Thursday, January 6, 2011

Holidays on Ice: A Review

David Sedaris is one of my favorite authors. I'm making a point in 2011 to have read all seven of his short story collections. What I love about his books is that he talks about his family and his daily experiences in a way that makes the mundane hilarious and memorable. All the short stories are independent of one another and can be read in any order. Before reading Holidays on Ice, I read Dress Your Family in Corduroy and Denim and When You Are Engulfed in Flames. These books were written later in Sedaris' career and were centralized around his own experiences. I compare Holidays on Ice to these books, because it is hard not to.

Holidays on Ice is a collection of twelve short stories focusing on Christmastime themes. "SantaLand Diaries," "Dinah, the Christmas Whore," "Jesus Shaves," "Us and Them," "Let It Snow," "Six to Eight Black Men," and "The Monster Mash" were short stories, told in the first person, referring directly to life stories of David Sedaris. "Season's Greeting to Our Friends and Family!!!" is written as a end of year newsletter which evolves to reveal a family secret and later evolves into a personal account from a prison cell. "Front Row Center with Thaddeus Bristol" is a overall negative point of view of children's plays. "Christmas Means Giving" is a satirical story about competitive donations. "Based Upon a True Story" is about a television producer's plea to a small town. "The Cow and the Turkey" is a fable personifying barn yard animals.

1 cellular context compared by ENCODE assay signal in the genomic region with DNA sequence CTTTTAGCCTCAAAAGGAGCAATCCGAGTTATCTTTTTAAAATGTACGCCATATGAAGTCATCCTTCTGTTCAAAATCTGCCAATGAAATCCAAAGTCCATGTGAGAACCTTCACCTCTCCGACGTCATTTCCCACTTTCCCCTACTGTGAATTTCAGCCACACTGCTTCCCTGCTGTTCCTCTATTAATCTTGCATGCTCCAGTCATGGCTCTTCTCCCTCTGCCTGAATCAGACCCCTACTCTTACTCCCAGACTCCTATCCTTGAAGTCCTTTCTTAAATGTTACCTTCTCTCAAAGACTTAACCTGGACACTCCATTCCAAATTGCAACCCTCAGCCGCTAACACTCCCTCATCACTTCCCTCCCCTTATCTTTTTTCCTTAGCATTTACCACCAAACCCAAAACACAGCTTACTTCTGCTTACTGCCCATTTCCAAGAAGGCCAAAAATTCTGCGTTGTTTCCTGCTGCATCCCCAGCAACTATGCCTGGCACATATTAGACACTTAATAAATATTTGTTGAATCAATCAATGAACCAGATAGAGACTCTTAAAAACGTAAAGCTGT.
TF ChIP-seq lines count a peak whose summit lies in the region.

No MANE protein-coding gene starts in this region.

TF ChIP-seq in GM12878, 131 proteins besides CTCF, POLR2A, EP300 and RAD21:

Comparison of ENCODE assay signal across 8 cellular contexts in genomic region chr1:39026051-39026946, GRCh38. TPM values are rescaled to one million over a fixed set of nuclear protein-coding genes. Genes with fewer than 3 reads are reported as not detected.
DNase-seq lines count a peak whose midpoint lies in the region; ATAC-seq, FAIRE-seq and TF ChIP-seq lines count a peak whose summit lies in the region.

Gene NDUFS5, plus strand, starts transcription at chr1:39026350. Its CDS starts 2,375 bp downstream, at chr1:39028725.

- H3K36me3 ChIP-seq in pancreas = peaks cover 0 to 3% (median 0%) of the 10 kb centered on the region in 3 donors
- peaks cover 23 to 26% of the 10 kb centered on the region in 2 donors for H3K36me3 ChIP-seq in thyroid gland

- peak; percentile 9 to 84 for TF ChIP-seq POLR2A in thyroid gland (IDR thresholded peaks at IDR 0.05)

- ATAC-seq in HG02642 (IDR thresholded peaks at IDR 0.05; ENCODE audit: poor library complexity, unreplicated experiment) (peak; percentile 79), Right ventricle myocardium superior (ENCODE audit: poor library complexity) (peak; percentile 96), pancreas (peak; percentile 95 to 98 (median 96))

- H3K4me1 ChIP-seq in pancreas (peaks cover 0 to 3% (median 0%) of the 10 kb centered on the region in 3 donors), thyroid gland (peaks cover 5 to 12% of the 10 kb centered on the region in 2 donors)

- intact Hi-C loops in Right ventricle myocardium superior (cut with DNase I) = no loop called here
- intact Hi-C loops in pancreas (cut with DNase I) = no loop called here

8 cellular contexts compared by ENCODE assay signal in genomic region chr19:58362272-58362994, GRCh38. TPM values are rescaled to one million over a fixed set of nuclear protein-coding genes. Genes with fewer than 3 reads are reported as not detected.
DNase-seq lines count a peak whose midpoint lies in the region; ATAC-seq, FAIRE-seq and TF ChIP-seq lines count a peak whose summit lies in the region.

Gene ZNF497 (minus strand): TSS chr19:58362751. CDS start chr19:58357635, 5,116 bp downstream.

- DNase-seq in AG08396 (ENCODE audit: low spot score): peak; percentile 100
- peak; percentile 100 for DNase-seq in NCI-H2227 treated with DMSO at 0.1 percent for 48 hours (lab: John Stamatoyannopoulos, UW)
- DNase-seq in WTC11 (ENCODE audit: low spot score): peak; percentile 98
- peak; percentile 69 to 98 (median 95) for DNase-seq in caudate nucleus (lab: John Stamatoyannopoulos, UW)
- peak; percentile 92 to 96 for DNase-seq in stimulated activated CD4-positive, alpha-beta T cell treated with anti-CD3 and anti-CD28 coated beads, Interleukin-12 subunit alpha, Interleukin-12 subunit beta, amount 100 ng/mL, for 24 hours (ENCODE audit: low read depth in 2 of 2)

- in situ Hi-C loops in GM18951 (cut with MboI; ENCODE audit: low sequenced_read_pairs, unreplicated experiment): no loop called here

Overall, Sedaris' best work are his personal stories. The above mentioned fictional pieces were funny, alarming, but lacked the charm of his usual work. The best story in Holidays on Ice was "Six to Eight Black Men" where Sedaris explores international traditions. Although, in a close second was "SantaLand Diaries" where Sedaris recounts working as an elf in a department store.

I was drawn to this book wanting to read something about the Christmas season. What really drew me to purchase this Sedaris novel was a review listed first on the back cover from Liesl Schillienger of the New York Times, "Not remotely politically correct or heartwarming." I laughed out loud at this remark and at the inclusion of such review in a prominent location.

I would suggest this book to Sedaris fans. But, for those new to his humor, I would rather have them start off with When You Are Engulfed in Flames. Sedaris has a more consistent voice in his latest novels.

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